Last week Tombuntu’s server received a much-needed upgrade to Ubuntu 12.04. Tombuntu launched in 2007 hosted on my home server running Ubuntu. In 2008, I moved it to a Linode VPS running Ubuntu 8.04. Support for Ubuntu 8.04 ended back in April, so it was definitely time for an upgrade.
Other than some security issues, I haven’t had any problems with Linode, so I re-provisioned by existing server with a new Ubuntu 12.04 install. Here’s a brief overview of the setup process I went though:
- Linode’s Ubuntu image requires some extra configuration that you would normally do during an Ubuntu install. Follow Linode’s documentation to set the hostname, set the timezone, and create a user.
- Configure the SSH server to use a non-standard port (to reduce brute-force attempts), disable root login, and disable password authentication.
- Create a directory for document roots. I’m the only person who needs to log
into the server, so I just create directories like
/srv/www/tombuntu.comfor each domain that are owned by my user.
- Install Nginx and add configuration for each domain in
- Install MySQL, run
mysql_secure_installation, and create users and databases for each application.
- Install Postfix with no relay host so the server can send notifications.
- Write a cron job on my home desktop to create database dumps and back everything up using rdiff-backup.
The software stack has only changed slightly: Nginx has replaced the Apache web server. I used to have problems with the number of Apache processes and their memory usage inflating and running the server out of memory. Nginx uses a event-driven architecture so one process/thread can handle multiple connections asynchronously, whereas Apache (in the most common configuration) requires one process for each connection. This makes Nginx more scalable and keeps memory usage consistent.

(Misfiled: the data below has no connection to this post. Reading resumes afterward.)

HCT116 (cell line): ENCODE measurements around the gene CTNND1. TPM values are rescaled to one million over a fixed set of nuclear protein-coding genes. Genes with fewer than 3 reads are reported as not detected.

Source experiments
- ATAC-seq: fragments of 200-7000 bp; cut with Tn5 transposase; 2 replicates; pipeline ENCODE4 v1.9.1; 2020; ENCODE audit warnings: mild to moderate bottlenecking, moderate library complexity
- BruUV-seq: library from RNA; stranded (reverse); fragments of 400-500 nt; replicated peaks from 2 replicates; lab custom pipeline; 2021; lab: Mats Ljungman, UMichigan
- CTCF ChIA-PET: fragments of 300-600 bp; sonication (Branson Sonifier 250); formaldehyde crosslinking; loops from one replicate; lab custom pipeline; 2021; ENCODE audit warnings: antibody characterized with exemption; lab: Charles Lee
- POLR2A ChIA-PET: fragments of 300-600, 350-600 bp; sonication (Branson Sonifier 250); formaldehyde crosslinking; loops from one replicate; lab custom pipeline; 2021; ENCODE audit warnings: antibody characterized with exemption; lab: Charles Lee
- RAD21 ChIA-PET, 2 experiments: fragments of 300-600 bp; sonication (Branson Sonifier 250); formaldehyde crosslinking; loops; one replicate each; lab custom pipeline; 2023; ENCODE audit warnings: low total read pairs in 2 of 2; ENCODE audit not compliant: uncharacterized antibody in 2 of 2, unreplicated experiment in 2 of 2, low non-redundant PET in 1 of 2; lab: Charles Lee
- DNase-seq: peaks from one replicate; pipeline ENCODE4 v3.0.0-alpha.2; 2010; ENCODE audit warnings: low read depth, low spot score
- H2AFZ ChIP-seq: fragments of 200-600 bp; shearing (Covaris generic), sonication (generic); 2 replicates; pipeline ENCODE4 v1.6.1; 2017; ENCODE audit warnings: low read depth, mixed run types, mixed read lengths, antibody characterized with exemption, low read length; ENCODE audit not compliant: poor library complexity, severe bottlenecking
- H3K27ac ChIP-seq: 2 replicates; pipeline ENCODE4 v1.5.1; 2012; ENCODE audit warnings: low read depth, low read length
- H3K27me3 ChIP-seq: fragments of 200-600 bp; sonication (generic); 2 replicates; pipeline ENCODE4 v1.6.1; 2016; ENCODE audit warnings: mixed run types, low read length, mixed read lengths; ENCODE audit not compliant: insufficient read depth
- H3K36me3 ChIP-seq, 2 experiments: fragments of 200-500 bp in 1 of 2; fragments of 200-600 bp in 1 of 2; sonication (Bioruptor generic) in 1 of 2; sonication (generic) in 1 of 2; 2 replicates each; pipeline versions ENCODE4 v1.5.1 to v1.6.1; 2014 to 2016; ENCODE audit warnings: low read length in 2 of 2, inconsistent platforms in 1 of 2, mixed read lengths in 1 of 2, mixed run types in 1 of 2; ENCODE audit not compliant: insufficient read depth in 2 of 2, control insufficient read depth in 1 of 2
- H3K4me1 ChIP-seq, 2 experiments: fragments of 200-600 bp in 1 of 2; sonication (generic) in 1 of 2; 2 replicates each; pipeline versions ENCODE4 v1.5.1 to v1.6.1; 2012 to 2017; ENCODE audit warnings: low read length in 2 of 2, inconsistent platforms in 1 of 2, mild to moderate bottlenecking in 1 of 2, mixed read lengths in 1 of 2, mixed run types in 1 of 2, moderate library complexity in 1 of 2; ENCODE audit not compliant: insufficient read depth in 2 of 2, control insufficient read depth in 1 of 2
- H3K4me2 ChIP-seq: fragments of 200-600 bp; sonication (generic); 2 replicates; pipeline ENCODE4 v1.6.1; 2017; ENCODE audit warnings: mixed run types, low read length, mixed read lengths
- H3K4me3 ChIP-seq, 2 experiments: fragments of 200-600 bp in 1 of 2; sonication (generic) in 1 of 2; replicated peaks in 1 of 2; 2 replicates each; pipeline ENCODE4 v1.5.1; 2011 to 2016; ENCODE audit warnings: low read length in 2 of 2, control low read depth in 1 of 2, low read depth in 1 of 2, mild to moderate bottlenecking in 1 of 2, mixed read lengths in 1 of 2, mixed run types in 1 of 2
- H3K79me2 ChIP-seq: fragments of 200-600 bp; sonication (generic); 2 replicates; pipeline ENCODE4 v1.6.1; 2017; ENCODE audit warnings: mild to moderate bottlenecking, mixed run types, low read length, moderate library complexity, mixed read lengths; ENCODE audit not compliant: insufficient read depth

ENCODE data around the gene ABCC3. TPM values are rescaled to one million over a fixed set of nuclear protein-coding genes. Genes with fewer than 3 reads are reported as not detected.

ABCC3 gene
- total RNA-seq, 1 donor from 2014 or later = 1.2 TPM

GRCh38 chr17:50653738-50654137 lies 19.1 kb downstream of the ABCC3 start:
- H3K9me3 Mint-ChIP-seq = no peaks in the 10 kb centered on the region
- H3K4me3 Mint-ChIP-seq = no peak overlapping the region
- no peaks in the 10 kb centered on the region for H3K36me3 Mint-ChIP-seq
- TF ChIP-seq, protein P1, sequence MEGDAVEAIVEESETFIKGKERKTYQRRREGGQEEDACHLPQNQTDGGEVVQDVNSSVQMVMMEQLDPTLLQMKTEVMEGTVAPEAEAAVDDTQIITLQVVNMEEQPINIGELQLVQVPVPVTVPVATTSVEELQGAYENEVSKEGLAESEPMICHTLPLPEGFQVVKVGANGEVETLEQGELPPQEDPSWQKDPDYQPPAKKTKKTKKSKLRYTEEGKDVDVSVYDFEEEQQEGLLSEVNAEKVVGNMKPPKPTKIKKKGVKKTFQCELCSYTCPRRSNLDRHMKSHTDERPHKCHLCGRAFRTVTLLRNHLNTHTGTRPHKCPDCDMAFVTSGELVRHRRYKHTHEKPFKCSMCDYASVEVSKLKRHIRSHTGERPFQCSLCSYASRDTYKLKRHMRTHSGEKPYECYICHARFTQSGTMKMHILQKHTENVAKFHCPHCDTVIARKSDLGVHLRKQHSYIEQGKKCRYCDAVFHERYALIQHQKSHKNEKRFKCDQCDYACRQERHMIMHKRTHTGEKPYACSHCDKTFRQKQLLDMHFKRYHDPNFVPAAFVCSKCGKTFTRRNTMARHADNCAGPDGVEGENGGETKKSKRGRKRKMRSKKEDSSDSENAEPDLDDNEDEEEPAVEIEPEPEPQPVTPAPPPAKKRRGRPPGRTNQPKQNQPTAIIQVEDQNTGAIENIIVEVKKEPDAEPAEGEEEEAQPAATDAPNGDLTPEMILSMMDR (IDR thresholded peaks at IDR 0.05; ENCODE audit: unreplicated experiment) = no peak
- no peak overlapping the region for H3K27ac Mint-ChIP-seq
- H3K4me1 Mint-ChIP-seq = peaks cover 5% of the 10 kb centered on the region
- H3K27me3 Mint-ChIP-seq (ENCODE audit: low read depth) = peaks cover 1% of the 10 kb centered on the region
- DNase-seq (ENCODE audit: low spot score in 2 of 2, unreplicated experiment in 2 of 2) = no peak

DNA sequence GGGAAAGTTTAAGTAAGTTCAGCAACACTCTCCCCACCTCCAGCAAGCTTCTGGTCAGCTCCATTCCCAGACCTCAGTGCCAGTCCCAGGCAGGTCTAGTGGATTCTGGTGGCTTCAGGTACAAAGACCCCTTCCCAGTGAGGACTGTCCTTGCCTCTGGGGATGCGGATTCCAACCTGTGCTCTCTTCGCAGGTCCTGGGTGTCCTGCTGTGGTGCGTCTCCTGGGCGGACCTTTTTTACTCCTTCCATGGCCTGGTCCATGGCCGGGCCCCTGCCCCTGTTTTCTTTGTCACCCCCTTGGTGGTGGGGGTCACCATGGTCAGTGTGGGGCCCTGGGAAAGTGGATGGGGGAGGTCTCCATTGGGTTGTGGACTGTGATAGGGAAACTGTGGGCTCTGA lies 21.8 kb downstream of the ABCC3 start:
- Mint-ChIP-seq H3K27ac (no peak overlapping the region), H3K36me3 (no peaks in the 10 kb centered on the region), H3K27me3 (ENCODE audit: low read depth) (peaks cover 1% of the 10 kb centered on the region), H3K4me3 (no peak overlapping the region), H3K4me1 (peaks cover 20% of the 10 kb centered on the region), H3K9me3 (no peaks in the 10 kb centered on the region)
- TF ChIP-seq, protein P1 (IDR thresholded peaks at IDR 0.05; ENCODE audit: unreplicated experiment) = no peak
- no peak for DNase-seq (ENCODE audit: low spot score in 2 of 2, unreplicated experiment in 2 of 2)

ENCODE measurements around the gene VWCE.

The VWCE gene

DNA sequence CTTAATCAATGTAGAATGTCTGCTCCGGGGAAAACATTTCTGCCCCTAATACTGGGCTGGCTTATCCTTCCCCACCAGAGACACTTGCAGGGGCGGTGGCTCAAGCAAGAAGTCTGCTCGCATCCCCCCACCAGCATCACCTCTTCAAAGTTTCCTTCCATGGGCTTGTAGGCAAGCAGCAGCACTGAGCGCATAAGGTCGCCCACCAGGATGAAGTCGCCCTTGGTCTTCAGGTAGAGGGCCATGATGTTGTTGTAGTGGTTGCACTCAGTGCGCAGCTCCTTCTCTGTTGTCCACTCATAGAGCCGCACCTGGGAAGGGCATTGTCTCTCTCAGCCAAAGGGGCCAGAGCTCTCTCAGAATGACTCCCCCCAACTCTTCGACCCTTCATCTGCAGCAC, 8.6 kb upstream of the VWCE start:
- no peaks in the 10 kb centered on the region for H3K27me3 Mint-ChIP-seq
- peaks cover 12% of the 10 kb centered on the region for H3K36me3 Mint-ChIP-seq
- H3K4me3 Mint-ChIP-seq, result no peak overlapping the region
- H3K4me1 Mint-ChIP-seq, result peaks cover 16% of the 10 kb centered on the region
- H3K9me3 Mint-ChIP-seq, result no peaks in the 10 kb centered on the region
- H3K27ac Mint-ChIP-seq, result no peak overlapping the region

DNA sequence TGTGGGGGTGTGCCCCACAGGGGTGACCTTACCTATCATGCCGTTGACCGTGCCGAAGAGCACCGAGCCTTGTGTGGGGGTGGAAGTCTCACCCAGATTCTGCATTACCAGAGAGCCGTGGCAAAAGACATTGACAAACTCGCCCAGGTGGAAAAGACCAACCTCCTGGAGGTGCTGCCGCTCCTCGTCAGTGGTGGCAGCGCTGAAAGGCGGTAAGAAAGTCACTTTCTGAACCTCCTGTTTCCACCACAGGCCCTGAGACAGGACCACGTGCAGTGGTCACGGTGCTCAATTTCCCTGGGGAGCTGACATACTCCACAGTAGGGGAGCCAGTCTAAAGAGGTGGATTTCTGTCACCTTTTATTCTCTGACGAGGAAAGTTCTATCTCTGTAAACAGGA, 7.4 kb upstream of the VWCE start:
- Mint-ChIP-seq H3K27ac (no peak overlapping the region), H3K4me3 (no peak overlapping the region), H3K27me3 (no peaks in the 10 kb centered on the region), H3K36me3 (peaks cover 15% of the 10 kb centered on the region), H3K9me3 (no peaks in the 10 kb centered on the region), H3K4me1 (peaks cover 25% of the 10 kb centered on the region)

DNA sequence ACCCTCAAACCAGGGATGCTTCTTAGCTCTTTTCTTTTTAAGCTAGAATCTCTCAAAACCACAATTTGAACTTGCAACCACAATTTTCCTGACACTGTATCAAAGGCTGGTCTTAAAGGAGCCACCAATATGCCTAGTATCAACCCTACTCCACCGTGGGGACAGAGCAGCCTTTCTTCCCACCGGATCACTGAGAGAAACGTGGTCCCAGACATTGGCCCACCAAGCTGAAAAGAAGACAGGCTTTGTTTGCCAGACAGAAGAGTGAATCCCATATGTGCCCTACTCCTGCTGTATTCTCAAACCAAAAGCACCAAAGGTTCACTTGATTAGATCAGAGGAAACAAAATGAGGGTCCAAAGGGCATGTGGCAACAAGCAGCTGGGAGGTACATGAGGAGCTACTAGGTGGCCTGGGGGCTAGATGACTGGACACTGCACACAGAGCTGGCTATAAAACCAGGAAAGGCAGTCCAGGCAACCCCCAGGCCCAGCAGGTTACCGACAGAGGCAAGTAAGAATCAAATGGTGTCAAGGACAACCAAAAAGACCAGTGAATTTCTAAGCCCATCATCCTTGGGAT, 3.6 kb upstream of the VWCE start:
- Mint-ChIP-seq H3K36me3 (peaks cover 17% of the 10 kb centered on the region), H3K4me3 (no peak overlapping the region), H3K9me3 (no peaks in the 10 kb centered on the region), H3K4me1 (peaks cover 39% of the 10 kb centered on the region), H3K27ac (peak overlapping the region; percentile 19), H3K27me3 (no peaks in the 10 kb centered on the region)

My favorite way to backup is still rdiff-backup, because it allows remote, incremental backups, and restoring from the most recent backup only requires copying files. My desktop at home initiates the server backup through cron. This has the advantage that the server does not have direct access to its backups (my desktop can reach the server via SSH, but not the other way around).
Tombuntu is powered by WordPress. Between upgrading to the latest version and having to run SQL queries to delete massive amounts of spam, WordPress is pretty high-maintenance. It’s also really slow without caching pages on the server. For whatever reason, WordPress doesn’t include a built-in page cache, but there are numerous plugins providing this. Unfortunately, many of the popular plugins are now buggy, poorly maintained, and/or are trying to upsell you to a premium version. Currently I’ve settled on Hyper Cache.
Finally, I did some optimization on the site itself to improve load time. The FeedBurner widgets were slow and didn’t seem to work any more, so I removed them. I used Google’s excellent PageSpeed Insights tool to get some additional suggestions for speeding things up.